So where does that leave Revelation? Somewhere in between. This may not sound that surprising for a game that expects you to have completed both of the previous Fates (and is impossible to play unless you already own one of them), but it’s honestly the best way I can describe Revelation. For everything the game does to forge its own path, it achieves that by remixing various bits and pieces from the last two games. Unfortunately, such an awkward approach doesn’t work, at least not as well as it could have. Any chances Revelation had to realize its full potential are noticeably reduced by creative decisions that either distract from or drag down the story’s thematic thrust. Some of that potential shines through, but it also casts a long shadow of what the game could have been.
Over the past couple of years, there’s been a trend of small independent game artists eschewing traditional standards for video games in favor of something more artistic and experimental. There’s even a name for this phenomenon: altgames. These kinds of games forgo the premises we’ve come to expect from video games and choose to explore entirely different subject matter. And instead of taking it upon themselves to explain and inform the player of every element in their design, they just as trust the player to accept things as they are and to come up with their own interpretation of the events that follow.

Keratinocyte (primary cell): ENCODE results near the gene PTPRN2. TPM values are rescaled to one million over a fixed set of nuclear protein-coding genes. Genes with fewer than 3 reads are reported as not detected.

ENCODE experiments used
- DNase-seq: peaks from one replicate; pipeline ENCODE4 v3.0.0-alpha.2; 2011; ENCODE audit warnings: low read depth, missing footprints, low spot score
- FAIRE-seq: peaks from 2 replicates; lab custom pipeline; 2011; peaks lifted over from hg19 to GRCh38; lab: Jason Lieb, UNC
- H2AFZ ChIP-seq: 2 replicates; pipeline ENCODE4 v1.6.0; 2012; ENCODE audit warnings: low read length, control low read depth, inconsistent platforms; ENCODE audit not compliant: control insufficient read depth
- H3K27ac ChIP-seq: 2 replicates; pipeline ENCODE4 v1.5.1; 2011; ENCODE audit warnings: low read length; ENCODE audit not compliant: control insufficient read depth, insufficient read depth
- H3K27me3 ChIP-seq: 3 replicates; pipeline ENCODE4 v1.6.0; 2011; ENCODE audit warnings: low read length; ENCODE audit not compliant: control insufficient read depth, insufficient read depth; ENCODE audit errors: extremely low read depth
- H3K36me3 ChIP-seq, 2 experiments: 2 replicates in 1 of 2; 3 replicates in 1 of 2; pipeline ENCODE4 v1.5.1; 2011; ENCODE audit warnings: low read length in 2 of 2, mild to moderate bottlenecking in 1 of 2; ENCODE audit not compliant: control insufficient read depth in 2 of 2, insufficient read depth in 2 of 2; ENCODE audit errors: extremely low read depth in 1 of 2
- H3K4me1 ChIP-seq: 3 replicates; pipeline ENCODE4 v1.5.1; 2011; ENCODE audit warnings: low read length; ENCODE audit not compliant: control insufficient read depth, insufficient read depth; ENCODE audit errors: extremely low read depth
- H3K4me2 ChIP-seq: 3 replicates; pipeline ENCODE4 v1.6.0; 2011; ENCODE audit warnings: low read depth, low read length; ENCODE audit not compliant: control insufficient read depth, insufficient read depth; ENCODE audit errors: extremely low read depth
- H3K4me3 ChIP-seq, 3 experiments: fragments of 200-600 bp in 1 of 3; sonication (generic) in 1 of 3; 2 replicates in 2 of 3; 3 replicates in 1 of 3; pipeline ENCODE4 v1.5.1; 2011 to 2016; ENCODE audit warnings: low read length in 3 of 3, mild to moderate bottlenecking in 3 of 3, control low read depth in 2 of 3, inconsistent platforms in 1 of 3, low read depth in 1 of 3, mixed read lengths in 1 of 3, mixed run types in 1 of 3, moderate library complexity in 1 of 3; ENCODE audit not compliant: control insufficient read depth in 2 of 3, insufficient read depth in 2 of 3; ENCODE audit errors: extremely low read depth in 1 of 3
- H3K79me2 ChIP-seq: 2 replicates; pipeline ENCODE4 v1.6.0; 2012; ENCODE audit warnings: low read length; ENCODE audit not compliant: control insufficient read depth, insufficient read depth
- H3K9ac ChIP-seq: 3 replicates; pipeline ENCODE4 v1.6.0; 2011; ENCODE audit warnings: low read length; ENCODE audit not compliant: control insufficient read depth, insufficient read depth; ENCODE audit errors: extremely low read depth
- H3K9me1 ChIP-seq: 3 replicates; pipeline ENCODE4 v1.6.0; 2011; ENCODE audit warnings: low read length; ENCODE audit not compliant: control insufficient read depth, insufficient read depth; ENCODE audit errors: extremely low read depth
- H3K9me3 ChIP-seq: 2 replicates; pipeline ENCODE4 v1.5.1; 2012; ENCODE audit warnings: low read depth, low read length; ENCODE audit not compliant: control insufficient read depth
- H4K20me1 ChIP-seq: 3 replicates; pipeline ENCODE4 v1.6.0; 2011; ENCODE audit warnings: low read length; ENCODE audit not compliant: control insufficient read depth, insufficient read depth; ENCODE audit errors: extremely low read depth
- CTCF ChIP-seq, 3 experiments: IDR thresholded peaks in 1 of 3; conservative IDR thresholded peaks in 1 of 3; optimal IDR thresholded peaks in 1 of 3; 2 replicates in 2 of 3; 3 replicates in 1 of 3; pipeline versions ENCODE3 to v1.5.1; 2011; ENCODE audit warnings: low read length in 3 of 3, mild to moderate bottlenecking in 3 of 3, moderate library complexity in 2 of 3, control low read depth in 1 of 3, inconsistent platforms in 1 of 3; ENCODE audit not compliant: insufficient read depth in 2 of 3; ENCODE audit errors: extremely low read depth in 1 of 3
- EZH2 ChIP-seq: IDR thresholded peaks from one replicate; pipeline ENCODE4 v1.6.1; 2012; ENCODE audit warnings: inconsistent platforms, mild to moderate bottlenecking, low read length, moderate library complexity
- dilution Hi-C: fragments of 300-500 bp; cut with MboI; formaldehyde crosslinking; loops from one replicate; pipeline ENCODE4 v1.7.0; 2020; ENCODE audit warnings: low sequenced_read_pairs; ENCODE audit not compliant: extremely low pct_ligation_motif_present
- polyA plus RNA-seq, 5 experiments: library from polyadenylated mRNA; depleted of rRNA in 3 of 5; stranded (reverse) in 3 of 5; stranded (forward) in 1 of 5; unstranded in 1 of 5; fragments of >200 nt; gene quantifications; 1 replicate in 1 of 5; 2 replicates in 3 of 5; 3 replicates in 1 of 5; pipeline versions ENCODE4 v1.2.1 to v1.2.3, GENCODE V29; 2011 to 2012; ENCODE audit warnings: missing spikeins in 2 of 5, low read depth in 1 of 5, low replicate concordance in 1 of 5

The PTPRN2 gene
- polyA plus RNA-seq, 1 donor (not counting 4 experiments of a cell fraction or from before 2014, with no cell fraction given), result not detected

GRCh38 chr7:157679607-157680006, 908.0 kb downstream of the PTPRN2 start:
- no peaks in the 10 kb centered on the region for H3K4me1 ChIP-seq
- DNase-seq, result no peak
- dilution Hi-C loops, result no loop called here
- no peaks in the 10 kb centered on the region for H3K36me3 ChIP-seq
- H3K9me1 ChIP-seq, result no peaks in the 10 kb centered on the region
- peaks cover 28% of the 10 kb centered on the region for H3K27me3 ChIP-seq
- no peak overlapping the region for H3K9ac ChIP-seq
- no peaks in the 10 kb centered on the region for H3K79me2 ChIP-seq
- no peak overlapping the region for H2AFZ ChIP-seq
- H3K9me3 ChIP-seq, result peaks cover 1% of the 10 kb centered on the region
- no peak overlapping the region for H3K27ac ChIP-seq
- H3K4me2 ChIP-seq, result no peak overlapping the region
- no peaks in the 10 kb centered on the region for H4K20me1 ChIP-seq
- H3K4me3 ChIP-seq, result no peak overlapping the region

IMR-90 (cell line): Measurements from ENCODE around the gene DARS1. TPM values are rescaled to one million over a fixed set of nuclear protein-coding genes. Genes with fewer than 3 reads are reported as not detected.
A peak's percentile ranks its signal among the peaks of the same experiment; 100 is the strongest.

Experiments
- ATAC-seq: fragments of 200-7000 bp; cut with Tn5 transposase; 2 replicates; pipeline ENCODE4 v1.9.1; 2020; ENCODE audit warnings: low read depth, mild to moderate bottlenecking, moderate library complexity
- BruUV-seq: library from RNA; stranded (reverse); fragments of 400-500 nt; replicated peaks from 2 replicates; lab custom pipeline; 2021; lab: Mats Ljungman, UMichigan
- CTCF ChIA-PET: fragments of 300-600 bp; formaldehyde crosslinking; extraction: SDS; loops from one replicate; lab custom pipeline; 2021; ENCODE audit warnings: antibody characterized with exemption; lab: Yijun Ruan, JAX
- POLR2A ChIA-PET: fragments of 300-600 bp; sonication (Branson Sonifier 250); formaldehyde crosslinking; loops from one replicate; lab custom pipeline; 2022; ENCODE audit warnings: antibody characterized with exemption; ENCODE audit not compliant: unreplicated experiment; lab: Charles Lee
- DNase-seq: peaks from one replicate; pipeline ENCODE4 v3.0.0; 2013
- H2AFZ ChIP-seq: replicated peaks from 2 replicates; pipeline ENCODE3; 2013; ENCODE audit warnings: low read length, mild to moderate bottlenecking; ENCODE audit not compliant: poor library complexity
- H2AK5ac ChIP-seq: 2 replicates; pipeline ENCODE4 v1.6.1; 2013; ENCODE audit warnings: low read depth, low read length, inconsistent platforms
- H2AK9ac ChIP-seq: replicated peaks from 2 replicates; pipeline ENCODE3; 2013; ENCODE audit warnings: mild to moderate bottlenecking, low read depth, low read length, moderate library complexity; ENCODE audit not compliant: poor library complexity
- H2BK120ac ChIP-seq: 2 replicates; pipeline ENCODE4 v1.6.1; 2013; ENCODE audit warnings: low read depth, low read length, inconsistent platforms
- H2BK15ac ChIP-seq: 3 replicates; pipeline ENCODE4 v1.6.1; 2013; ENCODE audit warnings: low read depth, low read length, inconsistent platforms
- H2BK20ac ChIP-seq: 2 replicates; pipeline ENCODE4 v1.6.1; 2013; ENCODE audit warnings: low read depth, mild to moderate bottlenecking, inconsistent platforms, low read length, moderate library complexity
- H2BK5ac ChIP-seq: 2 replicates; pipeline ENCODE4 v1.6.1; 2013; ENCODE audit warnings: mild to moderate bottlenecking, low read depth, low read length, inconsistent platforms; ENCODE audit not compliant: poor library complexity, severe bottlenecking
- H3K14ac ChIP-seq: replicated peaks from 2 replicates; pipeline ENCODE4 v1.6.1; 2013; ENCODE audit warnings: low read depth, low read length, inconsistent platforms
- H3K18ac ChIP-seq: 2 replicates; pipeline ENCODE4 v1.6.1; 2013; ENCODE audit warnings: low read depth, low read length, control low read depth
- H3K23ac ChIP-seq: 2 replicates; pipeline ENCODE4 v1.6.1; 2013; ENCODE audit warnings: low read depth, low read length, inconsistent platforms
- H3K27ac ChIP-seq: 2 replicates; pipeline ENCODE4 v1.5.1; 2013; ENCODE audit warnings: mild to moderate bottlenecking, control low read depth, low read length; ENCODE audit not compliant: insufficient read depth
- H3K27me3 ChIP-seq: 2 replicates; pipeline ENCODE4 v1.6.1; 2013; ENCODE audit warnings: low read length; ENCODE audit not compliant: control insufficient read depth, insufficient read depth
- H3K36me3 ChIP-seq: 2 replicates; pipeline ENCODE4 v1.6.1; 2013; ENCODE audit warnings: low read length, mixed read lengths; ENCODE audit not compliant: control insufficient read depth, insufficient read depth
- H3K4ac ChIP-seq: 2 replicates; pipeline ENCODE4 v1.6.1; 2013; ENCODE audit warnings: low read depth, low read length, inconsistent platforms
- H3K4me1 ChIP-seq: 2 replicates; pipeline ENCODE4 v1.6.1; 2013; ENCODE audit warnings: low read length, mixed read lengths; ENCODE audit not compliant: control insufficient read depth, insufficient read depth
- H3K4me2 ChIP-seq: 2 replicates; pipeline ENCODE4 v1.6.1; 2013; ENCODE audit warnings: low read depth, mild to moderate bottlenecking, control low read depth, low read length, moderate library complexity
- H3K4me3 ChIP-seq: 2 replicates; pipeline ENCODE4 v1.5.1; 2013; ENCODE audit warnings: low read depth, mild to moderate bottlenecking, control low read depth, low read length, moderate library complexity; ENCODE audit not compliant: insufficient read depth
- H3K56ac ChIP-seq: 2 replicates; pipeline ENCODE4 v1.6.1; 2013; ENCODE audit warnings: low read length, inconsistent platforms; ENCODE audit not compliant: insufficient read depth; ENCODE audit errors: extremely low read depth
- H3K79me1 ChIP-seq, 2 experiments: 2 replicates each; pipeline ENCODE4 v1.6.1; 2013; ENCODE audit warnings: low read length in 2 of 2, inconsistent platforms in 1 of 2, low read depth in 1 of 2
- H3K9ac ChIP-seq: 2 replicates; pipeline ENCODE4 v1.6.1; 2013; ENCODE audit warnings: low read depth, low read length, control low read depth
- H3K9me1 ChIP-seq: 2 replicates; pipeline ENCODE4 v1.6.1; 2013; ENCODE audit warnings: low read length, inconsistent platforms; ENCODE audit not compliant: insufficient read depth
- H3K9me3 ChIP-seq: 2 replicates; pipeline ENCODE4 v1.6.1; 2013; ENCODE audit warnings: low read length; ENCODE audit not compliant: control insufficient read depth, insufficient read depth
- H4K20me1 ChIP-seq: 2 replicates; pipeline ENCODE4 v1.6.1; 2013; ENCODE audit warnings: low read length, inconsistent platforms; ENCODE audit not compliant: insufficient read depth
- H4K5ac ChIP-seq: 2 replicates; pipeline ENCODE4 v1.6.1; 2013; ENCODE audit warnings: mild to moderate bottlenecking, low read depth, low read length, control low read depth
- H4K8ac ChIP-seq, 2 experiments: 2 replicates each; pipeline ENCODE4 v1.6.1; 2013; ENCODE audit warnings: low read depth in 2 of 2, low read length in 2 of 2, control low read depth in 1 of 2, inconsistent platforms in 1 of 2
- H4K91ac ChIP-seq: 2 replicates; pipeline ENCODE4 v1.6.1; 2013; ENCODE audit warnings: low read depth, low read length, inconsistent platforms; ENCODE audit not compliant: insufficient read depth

Where does Fingerbones fit into all this? I really don’t know where. Looking at the game, it’s clear that Fingerbones wants to be part of this growing movement, or at least that it was adjacent to it. It was first released two years ago, right around the time altgames were picking up momentum, and it employs enough of the group’s tricks that I feel comfortable grouping it alongside those other games. I just wish Fingerbones understood the movement’s strengths, or at the very least, its own strengths. Unfortunately, those strengths lie buried beneath a mountain of indecision, all but ensuring the game can only reach a fraction of its potential.